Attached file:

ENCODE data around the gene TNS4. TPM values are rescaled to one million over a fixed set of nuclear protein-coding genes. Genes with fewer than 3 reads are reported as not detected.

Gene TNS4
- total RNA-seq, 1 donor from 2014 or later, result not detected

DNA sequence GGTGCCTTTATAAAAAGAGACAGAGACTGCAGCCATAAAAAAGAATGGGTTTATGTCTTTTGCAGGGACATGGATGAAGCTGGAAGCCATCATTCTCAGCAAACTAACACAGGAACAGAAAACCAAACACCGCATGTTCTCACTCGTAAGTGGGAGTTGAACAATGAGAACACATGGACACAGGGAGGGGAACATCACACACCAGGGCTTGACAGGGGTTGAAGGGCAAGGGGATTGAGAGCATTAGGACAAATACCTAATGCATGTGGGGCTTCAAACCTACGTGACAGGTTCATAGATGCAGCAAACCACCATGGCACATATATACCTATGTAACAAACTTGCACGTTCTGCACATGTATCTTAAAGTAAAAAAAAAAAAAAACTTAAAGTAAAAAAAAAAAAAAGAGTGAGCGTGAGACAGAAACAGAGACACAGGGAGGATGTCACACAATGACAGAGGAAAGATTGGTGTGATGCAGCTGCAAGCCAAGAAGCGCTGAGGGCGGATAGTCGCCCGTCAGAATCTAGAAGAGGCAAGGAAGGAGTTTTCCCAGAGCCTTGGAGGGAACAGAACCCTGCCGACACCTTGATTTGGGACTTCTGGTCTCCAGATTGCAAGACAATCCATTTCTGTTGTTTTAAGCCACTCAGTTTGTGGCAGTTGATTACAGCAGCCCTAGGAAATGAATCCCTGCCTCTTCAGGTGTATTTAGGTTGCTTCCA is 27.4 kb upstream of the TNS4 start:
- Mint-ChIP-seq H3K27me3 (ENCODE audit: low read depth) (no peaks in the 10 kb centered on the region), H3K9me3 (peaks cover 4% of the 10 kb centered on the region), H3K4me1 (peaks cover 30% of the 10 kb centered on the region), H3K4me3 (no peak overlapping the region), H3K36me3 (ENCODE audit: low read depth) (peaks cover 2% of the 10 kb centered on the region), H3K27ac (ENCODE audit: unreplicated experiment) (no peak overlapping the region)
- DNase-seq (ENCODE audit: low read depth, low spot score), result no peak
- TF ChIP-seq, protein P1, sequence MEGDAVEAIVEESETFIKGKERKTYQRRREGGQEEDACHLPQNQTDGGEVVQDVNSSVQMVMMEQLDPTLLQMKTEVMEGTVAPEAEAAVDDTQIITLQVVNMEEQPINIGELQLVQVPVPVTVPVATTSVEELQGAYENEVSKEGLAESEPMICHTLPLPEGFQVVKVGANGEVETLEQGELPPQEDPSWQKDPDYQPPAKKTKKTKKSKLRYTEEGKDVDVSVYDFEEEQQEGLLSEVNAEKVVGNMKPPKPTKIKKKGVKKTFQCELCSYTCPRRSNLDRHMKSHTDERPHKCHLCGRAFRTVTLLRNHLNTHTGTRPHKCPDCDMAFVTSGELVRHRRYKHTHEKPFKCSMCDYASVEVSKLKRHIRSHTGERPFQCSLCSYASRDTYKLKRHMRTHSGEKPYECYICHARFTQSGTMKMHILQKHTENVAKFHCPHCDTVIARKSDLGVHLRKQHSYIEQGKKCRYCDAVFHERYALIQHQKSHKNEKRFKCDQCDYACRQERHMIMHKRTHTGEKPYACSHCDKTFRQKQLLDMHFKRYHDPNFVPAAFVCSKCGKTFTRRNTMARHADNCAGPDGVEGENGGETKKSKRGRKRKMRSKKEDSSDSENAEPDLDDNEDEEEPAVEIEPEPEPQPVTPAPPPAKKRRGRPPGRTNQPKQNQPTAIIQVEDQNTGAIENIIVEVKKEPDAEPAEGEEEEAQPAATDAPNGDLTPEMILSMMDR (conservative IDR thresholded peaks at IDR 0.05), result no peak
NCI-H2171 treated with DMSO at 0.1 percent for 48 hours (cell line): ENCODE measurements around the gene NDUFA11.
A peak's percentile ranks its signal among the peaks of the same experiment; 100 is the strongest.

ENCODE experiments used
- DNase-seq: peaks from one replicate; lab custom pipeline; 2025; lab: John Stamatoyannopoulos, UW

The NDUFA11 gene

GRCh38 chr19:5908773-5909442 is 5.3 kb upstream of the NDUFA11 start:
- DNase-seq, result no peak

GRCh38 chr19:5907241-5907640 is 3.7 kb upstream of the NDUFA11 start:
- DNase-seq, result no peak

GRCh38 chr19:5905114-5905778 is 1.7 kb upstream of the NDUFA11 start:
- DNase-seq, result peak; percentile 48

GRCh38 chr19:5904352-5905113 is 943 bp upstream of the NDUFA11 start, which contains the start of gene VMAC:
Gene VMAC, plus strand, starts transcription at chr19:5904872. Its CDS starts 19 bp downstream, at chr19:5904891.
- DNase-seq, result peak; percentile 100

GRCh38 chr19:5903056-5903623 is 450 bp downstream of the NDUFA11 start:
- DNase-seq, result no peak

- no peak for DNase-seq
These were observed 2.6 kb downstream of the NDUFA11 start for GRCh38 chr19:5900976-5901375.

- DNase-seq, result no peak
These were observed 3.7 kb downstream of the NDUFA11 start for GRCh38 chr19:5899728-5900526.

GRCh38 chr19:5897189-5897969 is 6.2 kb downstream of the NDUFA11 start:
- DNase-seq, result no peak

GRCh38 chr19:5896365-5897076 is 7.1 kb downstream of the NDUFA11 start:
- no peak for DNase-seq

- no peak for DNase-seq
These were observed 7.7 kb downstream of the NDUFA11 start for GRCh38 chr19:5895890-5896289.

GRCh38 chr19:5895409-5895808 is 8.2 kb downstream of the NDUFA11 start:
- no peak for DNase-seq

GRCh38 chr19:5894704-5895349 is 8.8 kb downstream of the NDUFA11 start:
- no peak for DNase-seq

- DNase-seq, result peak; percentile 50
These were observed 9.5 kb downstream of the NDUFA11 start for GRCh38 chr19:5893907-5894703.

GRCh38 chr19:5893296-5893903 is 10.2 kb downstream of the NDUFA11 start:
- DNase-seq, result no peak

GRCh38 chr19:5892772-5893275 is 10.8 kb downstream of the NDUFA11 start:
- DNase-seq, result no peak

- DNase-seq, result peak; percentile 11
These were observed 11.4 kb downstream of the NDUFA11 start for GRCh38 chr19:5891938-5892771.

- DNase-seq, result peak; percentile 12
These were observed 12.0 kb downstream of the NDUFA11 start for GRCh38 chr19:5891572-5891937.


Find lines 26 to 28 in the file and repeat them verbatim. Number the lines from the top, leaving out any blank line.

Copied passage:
- DNase-seq, result no peak
These were observed 3.7 kb downstream of the NDUFA11 start for GRCh38 chr19:5899728-5900526.

GRCh38 chr19:5897189-5897969 is 6.2 kb downstream of the NDUFA11 start: